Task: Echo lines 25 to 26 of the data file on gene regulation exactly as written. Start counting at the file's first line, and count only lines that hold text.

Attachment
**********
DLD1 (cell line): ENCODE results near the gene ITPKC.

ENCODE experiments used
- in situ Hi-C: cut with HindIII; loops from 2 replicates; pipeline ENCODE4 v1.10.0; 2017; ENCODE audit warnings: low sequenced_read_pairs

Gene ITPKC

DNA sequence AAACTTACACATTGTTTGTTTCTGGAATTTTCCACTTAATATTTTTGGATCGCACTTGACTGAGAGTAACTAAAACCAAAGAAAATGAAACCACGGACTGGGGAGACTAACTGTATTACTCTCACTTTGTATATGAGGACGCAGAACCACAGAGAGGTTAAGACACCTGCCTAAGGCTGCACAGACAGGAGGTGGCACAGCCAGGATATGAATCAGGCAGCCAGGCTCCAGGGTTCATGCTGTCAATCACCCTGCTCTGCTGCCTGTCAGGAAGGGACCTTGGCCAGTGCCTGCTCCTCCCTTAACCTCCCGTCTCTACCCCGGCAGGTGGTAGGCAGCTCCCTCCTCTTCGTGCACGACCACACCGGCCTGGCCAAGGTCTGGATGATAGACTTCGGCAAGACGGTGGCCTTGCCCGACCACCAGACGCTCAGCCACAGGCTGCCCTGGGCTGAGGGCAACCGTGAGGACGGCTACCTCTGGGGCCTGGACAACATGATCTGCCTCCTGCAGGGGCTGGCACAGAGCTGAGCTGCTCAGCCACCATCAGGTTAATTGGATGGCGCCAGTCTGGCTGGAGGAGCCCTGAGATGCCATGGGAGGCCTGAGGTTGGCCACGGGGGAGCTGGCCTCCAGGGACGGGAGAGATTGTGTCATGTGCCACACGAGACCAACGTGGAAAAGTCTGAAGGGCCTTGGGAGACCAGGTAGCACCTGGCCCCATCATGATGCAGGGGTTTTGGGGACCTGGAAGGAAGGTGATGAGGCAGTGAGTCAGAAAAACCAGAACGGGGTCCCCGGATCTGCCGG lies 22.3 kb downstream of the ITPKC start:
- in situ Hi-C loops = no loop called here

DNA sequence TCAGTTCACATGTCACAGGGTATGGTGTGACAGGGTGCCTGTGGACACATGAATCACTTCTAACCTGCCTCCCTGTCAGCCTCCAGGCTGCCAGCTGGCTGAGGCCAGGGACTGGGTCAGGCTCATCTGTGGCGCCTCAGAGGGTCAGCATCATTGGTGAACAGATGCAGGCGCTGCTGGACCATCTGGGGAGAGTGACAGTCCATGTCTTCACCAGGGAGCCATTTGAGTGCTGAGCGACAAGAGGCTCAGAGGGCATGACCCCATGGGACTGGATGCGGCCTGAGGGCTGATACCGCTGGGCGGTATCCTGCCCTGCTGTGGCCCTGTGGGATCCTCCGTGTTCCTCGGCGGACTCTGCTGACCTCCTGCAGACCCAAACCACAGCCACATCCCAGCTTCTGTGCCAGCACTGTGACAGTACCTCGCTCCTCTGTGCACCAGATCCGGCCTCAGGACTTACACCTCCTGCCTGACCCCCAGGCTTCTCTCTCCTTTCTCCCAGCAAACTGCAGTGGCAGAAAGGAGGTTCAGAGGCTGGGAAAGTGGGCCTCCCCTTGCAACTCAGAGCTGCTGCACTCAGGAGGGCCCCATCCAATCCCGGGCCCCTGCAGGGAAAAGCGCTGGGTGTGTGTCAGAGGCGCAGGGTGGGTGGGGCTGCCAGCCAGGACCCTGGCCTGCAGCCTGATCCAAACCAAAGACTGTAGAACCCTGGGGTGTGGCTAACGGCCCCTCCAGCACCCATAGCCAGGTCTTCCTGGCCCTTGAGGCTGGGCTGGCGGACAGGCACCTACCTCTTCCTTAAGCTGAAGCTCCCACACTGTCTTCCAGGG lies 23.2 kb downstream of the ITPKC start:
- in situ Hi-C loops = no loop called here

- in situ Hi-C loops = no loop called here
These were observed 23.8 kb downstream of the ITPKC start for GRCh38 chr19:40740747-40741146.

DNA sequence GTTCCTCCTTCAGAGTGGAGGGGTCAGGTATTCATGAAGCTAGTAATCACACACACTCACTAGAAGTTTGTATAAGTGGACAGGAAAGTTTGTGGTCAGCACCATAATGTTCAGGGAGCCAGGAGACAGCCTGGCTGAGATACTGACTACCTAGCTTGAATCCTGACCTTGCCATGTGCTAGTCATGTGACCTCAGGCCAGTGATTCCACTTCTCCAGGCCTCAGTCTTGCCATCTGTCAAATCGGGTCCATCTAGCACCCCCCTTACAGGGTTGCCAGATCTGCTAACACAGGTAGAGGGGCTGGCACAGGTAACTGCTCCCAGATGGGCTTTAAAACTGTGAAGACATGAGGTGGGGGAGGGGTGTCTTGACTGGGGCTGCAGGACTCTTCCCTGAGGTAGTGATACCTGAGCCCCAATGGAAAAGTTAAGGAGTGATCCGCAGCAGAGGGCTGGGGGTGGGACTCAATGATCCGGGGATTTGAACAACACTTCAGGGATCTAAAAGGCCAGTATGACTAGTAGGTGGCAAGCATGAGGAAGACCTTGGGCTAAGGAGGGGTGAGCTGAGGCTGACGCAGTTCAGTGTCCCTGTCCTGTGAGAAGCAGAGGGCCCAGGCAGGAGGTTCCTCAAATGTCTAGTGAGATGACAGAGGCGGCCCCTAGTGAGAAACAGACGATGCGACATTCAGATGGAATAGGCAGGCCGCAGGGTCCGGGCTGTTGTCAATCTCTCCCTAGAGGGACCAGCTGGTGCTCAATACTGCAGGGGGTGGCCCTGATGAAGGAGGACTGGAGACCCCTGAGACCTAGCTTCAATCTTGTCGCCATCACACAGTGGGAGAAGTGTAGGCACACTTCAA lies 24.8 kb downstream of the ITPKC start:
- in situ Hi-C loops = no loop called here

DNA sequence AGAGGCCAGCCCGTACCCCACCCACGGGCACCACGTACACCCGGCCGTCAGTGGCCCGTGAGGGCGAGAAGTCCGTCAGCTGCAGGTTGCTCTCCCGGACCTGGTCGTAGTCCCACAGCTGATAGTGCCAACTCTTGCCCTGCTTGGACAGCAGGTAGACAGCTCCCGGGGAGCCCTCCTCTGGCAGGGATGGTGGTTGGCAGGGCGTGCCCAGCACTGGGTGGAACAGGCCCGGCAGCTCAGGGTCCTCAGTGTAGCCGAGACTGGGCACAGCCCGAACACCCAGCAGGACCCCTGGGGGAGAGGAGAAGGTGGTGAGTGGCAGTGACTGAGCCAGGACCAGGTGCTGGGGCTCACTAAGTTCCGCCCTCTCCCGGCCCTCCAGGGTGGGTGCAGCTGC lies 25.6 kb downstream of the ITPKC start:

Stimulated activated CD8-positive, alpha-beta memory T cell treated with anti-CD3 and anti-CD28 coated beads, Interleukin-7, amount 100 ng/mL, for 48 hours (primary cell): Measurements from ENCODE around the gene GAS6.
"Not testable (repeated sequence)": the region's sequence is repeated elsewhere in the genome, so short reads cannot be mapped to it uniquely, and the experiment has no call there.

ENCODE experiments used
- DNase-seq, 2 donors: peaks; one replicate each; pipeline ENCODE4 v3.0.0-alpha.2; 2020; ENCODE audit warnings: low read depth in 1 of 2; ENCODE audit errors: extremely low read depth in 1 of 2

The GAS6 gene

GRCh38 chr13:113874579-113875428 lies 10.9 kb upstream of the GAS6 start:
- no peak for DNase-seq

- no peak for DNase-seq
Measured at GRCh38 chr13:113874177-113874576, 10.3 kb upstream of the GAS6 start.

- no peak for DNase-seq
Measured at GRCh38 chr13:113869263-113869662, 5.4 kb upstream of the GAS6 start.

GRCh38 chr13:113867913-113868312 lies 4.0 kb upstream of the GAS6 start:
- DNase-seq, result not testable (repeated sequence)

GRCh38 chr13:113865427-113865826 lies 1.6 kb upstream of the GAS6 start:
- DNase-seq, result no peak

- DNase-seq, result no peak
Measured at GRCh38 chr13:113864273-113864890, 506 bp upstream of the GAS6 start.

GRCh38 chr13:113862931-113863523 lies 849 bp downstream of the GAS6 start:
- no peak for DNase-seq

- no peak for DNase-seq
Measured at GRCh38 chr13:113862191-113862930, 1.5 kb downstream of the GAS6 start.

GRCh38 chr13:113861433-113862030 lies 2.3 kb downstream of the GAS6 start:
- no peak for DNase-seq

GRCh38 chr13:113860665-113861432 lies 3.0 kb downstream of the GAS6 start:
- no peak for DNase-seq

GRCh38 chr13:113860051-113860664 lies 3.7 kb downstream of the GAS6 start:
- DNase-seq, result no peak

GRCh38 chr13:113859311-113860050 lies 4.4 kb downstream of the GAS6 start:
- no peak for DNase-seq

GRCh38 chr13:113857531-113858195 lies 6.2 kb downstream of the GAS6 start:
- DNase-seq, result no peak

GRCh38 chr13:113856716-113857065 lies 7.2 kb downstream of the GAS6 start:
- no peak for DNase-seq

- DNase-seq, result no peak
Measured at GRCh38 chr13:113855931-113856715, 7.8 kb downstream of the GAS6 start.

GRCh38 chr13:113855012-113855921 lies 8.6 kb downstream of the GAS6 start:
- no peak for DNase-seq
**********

GRCh38 chr13:113867913-113868312 lies 4.0 kb upstream of the GAS6 start:
- DNase-seq, result not testable (repeated sequence)